Writers are much like baseball player, if they make it, it isn’t accidental. It’s the result of a clear vision, a creative well-planned story, and lots of hard work. You don’t just one day say, “I want to be a writer.”

It’s more difficult than some people imagine. If it weren’t for the encouragement of friends and fellow bloggers, it would be a lonely road. It’s something you do by polishing the skills you have. You study all the books you can find. Then you research the facts you aren’t sure are correct. Reading many books helps your writing improve. Next, you practice the things you have learned by writing and writing some more. Most important don’t ever give up.

Monday, January 21, 2008

What’s in a Name?

By C.L. Beck
© 2008

For some unknown reason, a lot of my writing inspiration comes while I’m doing the dishes. There I stand, soap and bubbles up to my elbows, pots and pans stacked haphazardly while waiting for a good scrub and I get an idea for a blog. Is it possible my muse has a twisted side and just waits for me to start the water running before she’ll arrive?

I suppose I should be grateful she shows up at all, but it is inconvenient to try to remember ideas until all the dishes are washed. The only other alternative is to stop what I’m doing, dry my hands, and head to the computer … leaving the dishes for someone else to finish.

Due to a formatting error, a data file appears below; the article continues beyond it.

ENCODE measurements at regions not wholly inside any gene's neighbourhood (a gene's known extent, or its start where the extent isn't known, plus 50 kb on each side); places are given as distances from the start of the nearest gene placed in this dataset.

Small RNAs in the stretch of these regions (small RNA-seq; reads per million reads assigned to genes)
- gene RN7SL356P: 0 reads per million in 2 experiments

Wait. What’s wrong with me? Leaving the dishes for someone else to finish? Well, bless that sweet, little muse’s heart!

My dishsoap-y idea today revolved around book titles. What if the books we know and love had been born with different titles. Would we have read them anyway?

Take a gander at these:

What if The Old Man and the Sea was titled Geezer on the Big Pond?
The Scarlet Letter was titled The Big Red A. (Sounds like something from Sesame Street!)
The Lion, the Witch and the Wardrobe was titled Out of the Closet—Tales of Big Cat and the Old Hag.
The Lord of the Rings was titled Lord of the Flies. (Oh wait, there’s already a Lord of the Flies.)
20,000 Leagues Under the Sea was titled 60,000 Miles of Salt Water—Straight Down.
The Work and the Glory was titled Trials of the Mormons—In 532 Easy-to-Read Volumes.

Those are just a few that came to mind. And I’m sure I could come up with hundreds more, but … well … those dishes are still waiting for me and the water is getting cold.

(I found this quote long after writing the above and thought you would enjoy it. "The best time for planning a book is while doing the dishes."— Agatha Christie)

What books C.L. recommends:
Life is Like Riding a Unicycle by Shirley Bahlmann
Publishing Secrets by LDS Storymakers (BJ Rowley and others)
Writing for Story: Craft Secrets of Dramatic Nonfiction by Jon Franklin
Self-Editing for Fiction Writers by Rennie Browne & Dave King

View C.L.’s other work:
Newspaper Column
Photography Website

Saturday, January 19, 2008

Reading, Writing, and Visiting an Old Friend

By Keith Fisher

Reading is life’s blood for a writer. There are a few who claim reading other people’s work stifles their own creativity, but most writers will agree that reading is one of the best ways to become a better writer.